Since the WannaCry ransomware ripped through the internet late last week, infecting hundreds of thousands of machines and locking up critical systems from health care to transportation, cryptographers have searched for a cure. Finding a flaw in WannaCry’s encryption scheme, after all, could decrypt all those systems without any ransom.
Now one French researcher says he’s found at least a hint of a very limited remedy. The fix still seems too buggy, and far from the panacea WannaCry victims have hoped for. But if Adrien Guinet’s claims hold up, his tool could unlock some infected computers running Windows XP, the aging, largely unsupported version of Microsoft’s operating system, which analysts believe accounts for some portion of the WannaCry plague.
No Silver Bullet
On Friday, Guinet released “WannaKey” to the open source code repository Github. Guinet, who works for the Paris-based security firm QuarksLab, says the software can pull traces of a private key from the memory of a Windows XP computer, which can then be used to decrypt a WannaCry-infected PC’s files.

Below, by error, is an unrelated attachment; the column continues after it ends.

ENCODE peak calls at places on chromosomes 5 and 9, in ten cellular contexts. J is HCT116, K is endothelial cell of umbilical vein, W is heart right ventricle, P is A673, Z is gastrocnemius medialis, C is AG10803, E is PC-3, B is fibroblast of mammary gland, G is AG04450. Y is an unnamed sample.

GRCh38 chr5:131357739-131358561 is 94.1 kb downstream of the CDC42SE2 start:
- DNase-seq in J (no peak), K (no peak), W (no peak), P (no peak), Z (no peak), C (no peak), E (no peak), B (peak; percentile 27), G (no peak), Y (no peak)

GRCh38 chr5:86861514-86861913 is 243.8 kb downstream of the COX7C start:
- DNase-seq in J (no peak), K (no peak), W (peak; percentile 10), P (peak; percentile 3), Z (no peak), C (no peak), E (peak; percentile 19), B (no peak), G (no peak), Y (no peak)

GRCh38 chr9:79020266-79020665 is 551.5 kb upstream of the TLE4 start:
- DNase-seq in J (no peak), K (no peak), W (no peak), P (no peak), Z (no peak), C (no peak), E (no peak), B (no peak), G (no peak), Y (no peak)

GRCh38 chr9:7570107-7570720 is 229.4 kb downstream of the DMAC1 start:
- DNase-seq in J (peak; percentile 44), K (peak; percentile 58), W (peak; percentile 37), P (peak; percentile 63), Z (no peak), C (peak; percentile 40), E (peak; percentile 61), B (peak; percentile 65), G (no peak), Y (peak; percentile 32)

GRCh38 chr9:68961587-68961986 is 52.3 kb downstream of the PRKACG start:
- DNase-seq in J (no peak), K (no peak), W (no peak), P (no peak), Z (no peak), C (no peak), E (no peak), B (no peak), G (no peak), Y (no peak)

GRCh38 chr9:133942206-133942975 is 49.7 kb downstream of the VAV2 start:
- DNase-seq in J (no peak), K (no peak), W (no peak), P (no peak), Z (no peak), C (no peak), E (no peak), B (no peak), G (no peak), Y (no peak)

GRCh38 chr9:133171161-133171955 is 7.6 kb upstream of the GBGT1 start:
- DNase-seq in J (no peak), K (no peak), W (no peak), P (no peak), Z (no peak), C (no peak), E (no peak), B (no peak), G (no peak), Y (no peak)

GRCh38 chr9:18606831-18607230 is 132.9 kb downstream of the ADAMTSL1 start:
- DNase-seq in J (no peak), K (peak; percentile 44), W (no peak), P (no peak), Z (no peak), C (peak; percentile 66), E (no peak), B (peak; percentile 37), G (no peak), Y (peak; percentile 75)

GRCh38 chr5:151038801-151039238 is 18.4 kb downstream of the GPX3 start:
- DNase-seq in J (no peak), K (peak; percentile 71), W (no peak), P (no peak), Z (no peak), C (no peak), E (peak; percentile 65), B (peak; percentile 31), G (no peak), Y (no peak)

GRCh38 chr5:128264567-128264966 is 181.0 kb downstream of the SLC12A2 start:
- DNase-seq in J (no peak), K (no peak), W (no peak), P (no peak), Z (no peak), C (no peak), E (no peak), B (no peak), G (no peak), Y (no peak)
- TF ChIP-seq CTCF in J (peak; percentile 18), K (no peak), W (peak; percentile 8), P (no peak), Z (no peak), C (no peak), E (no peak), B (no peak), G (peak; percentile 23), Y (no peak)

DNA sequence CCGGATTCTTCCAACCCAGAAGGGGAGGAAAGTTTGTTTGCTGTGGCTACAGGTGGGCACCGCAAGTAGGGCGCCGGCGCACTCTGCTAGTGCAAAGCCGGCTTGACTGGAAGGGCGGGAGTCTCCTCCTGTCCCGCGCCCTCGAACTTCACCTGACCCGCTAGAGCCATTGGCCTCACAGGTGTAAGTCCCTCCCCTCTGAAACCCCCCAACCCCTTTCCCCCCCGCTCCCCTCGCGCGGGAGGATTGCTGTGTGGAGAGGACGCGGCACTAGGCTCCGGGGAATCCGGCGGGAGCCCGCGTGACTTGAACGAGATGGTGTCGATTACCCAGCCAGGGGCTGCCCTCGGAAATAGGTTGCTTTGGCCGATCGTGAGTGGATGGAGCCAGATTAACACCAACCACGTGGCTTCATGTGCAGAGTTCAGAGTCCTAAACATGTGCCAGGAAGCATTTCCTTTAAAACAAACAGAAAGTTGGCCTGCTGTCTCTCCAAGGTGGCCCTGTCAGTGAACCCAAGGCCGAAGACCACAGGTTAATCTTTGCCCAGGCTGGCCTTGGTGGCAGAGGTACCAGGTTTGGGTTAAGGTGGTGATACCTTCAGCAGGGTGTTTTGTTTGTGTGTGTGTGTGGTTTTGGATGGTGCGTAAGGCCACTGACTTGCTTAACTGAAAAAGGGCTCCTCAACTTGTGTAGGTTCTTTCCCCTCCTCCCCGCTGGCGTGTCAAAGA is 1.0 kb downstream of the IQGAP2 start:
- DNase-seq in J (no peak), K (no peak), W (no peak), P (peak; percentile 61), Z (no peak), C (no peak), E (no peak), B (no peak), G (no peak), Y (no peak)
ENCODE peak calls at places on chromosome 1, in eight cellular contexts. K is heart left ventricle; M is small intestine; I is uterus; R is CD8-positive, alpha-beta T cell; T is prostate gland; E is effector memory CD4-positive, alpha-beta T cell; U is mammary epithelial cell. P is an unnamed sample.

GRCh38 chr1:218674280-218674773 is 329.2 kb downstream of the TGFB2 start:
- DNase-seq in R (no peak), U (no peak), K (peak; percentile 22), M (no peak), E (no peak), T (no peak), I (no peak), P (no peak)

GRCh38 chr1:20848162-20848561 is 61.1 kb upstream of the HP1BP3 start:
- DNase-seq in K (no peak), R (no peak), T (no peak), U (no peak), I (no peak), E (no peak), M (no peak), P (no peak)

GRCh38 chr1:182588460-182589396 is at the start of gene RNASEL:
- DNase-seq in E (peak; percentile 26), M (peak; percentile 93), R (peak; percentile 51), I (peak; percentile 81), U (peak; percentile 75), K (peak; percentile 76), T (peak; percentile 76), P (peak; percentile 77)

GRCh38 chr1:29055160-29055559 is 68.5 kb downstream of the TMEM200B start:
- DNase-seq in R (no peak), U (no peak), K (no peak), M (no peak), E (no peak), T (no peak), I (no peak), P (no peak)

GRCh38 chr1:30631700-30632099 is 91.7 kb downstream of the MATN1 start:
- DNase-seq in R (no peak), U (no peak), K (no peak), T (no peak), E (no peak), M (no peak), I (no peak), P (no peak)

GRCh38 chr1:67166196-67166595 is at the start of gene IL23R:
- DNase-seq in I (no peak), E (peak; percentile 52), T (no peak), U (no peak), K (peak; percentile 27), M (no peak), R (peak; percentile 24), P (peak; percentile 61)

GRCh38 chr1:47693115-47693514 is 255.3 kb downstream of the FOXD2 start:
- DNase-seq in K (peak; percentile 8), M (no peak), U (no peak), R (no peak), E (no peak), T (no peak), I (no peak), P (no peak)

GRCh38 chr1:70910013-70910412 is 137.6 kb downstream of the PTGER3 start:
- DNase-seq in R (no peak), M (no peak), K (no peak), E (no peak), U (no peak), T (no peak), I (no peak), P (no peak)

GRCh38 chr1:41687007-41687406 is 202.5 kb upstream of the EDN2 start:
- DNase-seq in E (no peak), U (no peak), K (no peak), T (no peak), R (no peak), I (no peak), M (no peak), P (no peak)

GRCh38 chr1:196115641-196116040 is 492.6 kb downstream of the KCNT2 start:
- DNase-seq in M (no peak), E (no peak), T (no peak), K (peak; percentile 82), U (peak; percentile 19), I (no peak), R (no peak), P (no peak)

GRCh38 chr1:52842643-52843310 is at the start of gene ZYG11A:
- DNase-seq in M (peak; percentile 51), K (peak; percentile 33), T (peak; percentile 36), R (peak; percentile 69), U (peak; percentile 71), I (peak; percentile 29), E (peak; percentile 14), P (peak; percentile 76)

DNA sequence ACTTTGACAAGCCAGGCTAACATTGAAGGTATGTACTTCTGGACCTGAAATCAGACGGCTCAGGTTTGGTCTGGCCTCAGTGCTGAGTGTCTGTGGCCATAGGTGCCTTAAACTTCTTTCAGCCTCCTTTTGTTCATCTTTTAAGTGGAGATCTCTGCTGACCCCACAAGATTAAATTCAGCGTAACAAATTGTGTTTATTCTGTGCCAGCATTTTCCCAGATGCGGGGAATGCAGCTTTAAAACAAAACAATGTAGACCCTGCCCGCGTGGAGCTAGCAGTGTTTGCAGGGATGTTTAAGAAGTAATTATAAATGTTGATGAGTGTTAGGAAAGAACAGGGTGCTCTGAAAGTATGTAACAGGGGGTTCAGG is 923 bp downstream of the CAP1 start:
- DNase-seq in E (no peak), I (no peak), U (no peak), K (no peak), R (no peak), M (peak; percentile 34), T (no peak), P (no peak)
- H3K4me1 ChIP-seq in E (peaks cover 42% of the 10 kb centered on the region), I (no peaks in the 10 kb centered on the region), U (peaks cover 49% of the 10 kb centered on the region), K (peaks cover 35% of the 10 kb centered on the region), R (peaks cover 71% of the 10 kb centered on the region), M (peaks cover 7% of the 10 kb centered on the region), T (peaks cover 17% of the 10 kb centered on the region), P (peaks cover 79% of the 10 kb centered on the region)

Guinet says he’s successfully used the decryption tool several times on test XP machines he’s infected with WannaCry. But he cautions that, because those traces are stored in volatile memory, the trick fails if the malware or any other process happened to overwrite the lingering decryption key, or if the computer rebooted any time after infection.
“If you get some luck, you can access parts of the memory and regenerate a key,” says Guinet. “Maybe it’ll still be there, and you can retrieve a key used to decrypt the files. It won’t work every time.”